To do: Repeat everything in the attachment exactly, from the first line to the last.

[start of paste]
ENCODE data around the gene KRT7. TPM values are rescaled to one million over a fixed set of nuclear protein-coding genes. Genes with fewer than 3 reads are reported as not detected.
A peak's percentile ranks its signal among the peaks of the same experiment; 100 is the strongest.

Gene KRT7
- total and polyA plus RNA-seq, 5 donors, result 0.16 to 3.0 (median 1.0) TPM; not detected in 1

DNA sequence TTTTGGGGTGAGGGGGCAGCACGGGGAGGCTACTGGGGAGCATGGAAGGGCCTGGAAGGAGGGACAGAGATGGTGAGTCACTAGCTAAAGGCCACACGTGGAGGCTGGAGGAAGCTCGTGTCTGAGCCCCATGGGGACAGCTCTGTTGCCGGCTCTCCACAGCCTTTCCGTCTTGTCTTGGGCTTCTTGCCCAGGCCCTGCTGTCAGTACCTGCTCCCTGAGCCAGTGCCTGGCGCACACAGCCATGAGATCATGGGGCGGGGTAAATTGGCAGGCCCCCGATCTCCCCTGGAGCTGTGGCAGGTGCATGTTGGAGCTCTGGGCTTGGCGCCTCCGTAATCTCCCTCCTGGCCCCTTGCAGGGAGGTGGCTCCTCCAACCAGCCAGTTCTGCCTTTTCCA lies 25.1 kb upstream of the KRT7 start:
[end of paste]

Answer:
ENCODE data around the gene KRT7. TPM values are rescaled to one million over a fixed set of nuclear protein-coding genes. Genes with fewer than 3 reads are reported as not detected.
A peak's percentile ranks its signal among the peaks of the same experiment; 100 is the strongest.

Gene KRT7
- total and polyA plus RNA-seq, 5 donors, result 0.16 to 3.0 (median 1.0) TPM; not detected in 1

DNA sequence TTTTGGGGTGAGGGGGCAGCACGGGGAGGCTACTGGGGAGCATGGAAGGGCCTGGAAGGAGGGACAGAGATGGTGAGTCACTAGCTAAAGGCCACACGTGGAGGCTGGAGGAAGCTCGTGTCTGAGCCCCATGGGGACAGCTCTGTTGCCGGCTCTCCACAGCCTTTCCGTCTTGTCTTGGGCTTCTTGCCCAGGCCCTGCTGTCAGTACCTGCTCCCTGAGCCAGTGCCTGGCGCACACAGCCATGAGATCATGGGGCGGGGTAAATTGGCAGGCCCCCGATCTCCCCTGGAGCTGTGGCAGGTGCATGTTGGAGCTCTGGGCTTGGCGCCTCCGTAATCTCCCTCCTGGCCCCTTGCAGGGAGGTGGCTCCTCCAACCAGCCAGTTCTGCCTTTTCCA lies 25.1 kb upstream of the KRT7 start: